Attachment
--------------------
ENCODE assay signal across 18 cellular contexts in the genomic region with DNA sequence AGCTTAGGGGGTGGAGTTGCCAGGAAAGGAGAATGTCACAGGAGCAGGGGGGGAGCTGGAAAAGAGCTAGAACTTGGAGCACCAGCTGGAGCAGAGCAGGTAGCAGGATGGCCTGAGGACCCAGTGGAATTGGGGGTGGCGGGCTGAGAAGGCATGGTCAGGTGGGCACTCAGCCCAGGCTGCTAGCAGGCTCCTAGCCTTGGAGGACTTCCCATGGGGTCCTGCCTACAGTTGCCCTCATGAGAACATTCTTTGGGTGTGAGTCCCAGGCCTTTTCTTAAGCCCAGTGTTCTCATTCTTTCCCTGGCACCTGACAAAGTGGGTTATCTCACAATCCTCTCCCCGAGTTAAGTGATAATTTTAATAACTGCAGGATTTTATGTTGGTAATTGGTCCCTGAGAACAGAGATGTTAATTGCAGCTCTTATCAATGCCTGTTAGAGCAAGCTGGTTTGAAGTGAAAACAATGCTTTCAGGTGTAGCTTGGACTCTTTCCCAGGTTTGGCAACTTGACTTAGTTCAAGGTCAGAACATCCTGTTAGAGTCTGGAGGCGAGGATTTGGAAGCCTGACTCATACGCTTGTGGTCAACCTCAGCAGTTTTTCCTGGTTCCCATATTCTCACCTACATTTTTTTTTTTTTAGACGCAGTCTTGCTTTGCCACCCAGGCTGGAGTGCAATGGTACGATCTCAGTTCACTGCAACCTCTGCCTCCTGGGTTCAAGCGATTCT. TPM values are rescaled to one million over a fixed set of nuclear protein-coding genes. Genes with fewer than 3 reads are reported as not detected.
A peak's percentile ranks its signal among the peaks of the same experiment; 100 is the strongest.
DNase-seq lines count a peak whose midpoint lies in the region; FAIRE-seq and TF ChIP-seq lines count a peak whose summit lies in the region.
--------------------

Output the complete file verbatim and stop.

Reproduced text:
ENCODE assay signal across 18 cellular contexts in the genomic region with DNA sequence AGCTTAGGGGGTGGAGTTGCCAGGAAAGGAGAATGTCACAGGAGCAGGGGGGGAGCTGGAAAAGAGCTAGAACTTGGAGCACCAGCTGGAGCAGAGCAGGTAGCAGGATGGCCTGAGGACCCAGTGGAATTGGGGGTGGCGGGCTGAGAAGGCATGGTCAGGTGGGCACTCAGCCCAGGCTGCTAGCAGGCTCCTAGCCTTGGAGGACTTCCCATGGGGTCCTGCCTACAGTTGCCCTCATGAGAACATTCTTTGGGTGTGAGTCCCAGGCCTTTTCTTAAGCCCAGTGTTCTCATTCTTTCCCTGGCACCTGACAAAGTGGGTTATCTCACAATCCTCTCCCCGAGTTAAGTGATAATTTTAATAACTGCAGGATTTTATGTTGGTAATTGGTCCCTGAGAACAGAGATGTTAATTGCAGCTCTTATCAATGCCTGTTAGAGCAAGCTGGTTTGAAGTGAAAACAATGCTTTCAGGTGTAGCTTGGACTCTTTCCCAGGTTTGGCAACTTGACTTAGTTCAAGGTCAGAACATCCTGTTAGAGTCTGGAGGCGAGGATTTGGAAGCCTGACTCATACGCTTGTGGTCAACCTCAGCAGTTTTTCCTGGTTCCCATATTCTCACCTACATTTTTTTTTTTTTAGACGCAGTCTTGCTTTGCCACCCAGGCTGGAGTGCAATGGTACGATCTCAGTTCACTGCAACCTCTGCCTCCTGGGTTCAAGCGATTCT. TPM values are rescaled to one million over a fixed set of nuclear protein-coding genes. Genes with fewer than 3 reads are reported as not detected.
A peak's percentile ranks its signal among the peaks of the same experiment; 100 is the strongest.
DNase-seq lines count a peak whose midpoint lies in the region; FAIRE-seq and TF ChIP-seq lines count a peak whose summit lies in the region.